‘Canada-Unique’ MAX Flight Manual In The Works
Canadian authorities will conduct their own test flights of the Boeing 737 MAX before allowing it to fly in Canada and may also write their own supplement to the type's flight manual. Top officials of Transport Canada appeared before a parliamentary committee studying Canada's certification of the aircraft last week and said they will not be rubber-stamping the FAA's recertification of the aircraft, which has been grounded for almost a year. "We are not bound exclusively with what the FAA comes out with," said David Turnbull, director of national aircraft certification for Transport Canada. The flight manual supplement would describe "Canadian-unique" non-normal procedures, according to Reuters.
Turnbull also indicated simulator training would be a requirement. As for the flight tests, Nicholas Robinson, Canada director general of civil aviation, told the committee Transport Canada has "grown the amount of involvement we have" in the recertification of the MAX, which is operated by three Canadian airlines. It's not clear what the scope of the flight test program will be but he said there will necessarily be heavy reliance on data supplied by the FAA because it would be far too time consuming and costly to duplicate all the testing. "We don't have to throw the process out that we have right now," said Turnbull. "It is scalable.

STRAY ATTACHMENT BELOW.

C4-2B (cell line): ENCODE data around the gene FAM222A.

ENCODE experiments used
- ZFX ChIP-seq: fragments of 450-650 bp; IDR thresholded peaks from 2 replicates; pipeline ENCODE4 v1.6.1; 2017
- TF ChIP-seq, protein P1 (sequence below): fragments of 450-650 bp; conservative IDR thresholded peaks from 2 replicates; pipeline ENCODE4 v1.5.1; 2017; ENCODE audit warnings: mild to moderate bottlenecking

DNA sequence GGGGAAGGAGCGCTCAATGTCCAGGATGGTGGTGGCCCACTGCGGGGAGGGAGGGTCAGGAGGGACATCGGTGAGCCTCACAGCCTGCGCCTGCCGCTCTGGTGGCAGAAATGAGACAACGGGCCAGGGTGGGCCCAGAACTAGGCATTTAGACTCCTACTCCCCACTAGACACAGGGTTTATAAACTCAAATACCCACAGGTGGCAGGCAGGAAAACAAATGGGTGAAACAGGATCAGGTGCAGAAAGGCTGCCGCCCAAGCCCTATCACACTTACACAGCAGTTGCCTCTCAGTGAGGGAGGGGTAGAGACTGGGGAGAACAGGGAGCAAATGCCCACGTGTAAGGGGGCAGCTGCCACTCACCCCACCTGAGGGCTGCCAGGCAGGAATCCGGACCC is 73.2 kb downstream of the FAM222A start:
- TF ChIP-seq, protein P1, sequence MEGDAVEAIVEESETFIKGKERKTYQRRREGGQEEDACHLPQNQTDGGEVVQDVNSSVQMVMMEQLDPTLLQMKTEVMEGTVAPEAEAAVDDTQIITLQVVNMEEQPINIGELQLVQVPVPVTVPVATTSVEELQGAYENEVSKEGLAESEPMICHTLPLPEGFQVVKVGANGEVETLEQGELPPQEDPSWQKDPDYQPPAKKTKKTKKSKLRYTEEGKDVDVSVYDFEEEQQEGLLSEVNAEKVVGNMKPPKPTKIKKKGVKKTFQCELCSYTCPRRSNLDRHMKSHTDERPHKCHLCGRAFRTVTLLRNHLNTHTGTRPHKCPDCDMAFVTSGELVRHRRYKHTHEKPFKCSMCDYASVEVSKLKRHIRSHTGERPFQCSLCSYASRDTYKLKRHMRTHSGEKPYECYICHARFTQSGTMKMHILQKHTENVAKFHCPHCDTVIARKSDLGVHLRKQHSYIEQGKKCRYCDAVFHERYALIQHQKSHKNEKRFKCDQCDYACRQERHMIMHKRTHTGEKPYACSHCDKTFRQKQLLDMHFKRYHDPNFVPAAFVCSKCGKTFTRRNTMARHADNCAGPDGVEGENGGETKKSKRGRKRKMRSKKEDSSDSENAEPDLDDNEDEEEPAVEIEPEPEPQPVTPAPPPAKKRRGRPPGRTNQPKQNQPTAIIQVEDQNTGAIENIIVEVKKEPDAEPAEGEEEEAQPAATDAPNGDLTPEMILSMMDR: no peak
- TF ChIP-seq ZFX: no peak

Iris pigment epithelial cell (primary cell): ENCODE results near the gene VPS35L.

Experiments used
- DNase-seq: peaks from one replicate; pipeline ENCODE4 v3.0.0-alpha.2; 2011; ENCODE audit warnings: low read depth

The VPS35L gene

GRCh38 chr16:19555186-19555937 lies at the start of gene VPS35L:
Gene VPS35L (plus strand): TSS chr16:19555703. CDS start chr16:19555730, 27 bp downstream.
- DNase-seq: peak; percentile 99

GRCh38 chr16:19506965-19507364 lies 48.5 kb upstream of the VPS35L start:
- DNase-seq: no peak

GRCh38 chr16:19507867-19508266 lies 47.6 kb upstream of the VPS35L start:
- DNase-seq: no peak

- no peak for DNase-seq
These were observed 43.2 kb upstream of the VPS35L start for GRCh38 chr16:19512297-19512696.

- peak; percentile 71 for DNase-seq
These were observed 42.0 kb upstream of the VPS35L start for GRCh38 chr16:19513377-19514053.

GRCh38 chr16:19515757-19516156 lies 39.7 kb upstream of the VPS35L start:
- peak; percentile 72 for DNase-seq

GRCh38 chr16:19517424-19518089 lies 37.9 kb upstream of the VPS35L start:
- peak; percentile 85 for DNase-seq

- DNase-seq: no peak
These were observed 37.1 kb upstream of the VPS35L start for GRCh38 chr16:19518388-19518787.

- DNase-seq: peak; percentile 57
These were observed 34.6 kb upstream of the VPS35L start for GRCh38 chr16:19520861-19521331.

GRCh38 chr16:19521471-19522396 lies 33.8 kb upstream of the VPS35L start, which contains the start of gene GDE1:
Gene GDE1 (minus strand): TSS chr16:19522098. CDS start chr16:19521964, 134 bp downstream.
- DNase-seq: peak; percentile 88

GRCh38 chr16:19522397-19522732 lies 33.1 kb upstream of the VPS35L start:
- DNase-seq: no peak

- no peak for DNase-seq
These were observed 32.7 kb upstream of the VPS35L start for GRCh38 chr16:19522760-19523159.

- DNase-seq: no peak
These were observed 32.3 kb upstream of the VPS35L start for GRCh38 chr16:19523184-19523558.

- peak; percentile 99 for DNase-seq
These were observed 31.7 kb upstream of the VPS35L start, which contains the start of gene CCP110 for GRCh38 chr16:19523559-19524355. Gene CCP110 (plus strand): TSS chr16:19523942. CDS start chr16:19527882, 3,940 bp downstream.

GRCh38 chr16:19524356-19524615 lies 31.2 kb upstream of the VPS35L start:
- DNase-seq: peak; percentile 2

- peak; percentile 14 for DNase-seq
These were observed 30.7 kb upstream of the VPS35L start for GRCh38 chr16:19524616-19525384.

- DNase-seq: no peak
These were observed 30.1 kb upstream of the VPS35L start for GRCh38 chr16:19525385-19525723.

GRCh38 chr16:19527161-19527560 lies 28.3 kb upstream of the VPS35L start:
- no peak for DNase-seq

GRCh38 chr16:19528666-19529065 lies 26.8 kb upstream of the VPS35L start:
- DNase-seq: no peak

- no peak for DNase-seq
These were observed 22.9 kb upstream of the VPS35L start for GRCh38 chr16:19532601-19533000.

Think of it like a volume button; when things happen like this we can turn the volume up, we can increase our involvement." As with most countries, Canada doesn't typically second-guess FAA certifications and in turn its certification procedures are accepted by the FAA.
The FAA has said it expects to have the MAX approved for service in the first half of the year but it's not clear if Canada's additional work will delay its return to service there.
Transport Canada has authorized more than 160 flights of the aircraft since the grounding for training and maintenance.